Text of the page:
Methods: We have recently performed a nationwide retrospective cohort study on all AA patients diagnosed in Sweden in 2000-2011 and now present treatment and outcome data on patients receiving first-line ATG. In total, 158 patients showed a 47.0% response rate which was similar in all age groups (range 41.5%-51.7%) with no difference regarding ATG formulation. The response was significantly associated with severity grade-especially at time of treatment initiation: very severe (VSAA) 22.7%; severe (SAA) 54.5% (P < .001); and non-severe 88.5% (P < .001). A logistic regression-based predictive model indicated that VSAA patients with an absolute reticulocyte count <25 × 10 /L had only a 19% probability of response. In a multivariable analysis, age and VSAA at the time of treatment were the independent factors for inferior survival.

Conclusions: Real-world VSAA patients respond poorly to ATG which indicates the need for a different treatment approach. Our findings suggest that age alone should not be a discriminating factor for administering ATG treatment.
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http://dx.doi.org/10.1111/ejh.13057DOI Listing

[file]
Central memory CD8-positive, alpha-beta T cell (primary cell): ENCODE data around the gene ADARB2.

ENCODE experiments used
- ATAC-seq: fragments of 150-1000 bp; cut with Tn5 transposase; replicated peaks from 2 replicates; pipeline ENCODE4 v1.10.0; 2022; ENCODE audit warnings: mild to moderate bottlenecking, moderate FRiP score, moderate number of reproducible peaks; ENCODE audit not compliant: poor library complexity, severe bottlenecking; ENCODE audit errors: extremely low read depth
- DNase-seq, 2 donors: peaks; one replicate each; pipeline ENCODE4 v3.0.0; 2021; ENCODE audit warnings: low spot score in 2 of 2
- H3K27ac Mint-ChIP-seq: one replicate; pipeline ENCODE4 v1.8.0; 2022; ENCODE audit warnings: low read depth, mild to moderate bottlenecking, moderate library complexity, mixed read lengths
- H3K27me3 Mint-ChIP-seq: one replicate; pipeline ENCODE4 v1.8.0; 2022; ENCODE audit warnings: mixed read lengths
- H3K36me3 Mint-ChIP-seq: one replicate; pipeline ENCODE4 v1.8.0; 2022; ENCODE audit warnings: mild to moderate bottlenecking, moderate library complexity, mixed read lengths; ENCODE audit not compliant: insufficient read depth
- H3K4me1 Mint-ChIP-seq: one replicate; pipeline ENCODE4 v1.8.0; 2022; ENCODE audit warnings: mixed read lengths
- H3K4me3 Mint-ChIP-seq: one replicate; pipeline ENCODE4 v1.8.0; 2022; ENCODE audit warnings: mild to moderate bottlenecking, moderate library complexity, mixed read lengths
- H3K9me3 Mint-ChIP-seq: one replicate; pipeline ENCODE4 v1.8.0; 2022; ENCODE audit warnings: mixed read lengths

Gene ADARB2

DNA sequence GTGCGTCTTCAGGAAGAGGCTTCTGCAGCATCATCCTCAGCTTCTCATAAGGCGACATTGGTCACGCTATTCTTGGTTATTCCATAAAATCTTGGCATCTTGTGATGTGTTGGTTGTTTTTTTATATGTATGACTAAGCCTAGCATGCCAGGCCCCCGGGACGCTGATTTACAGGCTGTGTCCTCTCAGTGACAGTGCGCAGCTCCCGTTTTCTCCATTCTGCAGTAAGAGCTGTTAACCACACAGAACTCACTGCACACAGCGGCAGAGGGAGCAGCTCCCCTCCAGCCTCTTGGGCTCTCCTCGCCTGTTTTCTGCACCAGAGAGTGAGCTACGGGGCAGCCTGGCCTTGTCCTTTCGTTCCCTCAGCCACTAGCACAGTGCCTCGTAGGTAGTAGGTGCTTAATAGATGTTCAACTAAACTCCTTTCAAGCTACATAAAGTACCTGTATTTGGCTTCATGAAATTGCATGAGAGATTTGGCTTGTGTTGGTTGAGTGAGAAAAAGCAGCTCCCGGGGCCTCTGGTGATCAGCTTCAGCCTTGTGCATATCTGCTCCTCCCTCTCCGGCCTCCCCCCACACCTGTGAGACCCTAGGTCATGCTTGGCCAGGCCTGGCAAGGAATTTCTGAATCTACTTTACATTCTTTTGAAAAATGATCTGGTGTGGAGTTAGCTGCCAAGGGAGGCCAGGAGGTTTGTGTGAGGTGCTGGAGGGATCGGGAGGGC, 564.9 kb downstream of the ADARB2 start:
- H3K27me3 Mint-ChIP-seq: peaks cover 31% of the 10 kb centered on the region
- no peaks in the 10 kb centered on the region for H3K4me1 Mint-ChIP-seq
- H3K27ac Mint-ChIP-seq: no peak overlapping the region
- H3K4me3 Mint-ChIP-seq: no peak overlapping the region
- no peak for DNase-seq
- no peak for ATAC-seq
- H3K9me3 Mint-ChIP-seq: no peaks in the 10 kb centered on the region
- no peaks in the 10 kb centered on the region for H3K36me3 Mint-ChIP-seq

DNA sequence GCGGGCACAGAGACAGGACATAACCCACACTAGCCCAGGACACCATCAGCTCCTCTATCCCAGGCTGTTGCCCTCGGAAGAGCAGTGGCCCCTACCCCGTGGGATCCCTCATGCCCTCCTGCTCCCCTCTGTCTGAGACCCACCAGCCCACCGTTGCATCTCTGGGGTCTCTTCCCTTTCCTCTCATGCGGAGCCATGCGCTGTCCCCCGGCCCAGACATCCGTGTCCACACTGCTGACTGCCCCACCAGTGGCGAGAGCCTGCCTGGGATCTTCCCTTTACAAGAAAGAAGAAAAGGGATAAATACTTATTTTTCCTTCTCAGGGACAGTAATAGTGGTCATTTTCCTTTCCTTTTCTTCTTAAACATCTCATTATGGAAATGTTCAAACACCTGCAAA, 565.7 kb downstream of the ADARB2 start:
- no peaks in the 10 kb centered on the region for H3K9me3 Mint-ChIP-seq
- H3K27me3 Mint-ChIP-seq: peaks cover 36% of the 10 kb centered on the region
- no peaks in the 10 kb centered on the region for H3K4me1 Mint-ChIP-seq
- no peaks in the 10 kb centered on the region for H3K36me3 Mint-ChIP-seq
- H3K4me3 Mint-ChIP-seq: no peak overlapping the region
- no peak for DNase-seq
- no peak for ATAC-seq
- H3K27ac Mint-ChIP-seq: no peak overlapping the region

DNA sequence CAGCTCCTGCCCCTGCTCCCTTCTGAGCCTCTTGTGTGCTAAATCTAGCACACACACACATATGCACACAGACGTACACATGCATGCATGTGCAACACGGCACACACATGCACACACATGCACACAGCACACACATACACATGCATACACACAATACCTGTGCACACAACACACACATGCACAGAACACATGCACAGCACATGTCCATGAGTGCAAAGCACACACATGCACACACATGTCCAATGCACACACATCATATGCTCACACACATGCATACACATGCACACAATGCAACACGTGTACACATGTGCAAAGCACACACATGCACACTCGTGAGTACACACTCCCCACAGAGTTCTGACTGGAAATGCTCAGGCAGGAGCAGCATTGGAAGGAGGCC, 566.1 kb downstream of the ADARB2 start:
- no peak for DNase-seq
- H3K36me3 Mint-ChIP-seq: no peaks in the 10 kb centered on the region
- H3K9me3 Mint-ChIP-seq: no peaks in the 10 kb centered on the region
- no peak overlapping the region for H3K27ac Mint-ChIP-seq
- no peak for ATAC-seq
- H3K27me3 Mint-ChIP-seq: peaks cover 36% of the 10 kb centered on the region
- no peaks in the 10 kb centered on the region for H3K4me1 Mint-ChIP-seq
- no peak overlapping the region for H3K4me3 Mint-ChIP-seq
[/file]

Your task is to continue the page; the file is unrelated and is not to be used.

June 2018

Short-term side effects and attitudes towards second donation: A comparison of related and unrelated haematopoietic stem cell donors.

J Clin Apher 2018 Jun 18;33(3):226-235. Epub 2017 Aug 18.

Department of Haematology, Uppsala University Hospital, Uppsala, Sweden.

The Nordic Register of Haematopoietic Stem Cell Donors (NRHSD) has registered related and unrelated donors from 10 transplant centres in Sweden, Norway, Finland and Denmark since 1998. We present a prospective, observational study of 1,957 donors, focusing mainly on the differences between related and unrelated donors. Related donors are reported to have more comorbidities, but similar side effects compared with unrelated donors. Side effects after BM or PBSC donation are generally of short duration and in this study no deaths, myocardial infarctions, splenic ruptures, or thromboembolic events are reported. Interestingly, related donors express more hesitancy towards donating again when asked 1 month after donation.
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http://dx.doi.org/10.1002/jca.21576DOI Listing
June 2018

Incidence and outcome of acquired aplastic anemia: real-world data from patients diagnosed in Sweden from 2000-2011.

Haematologica 2017 10 27;102(10):1683-1690. Epub 2017 Jul 27.

South Älvsborg Hospital Borås, Sweden.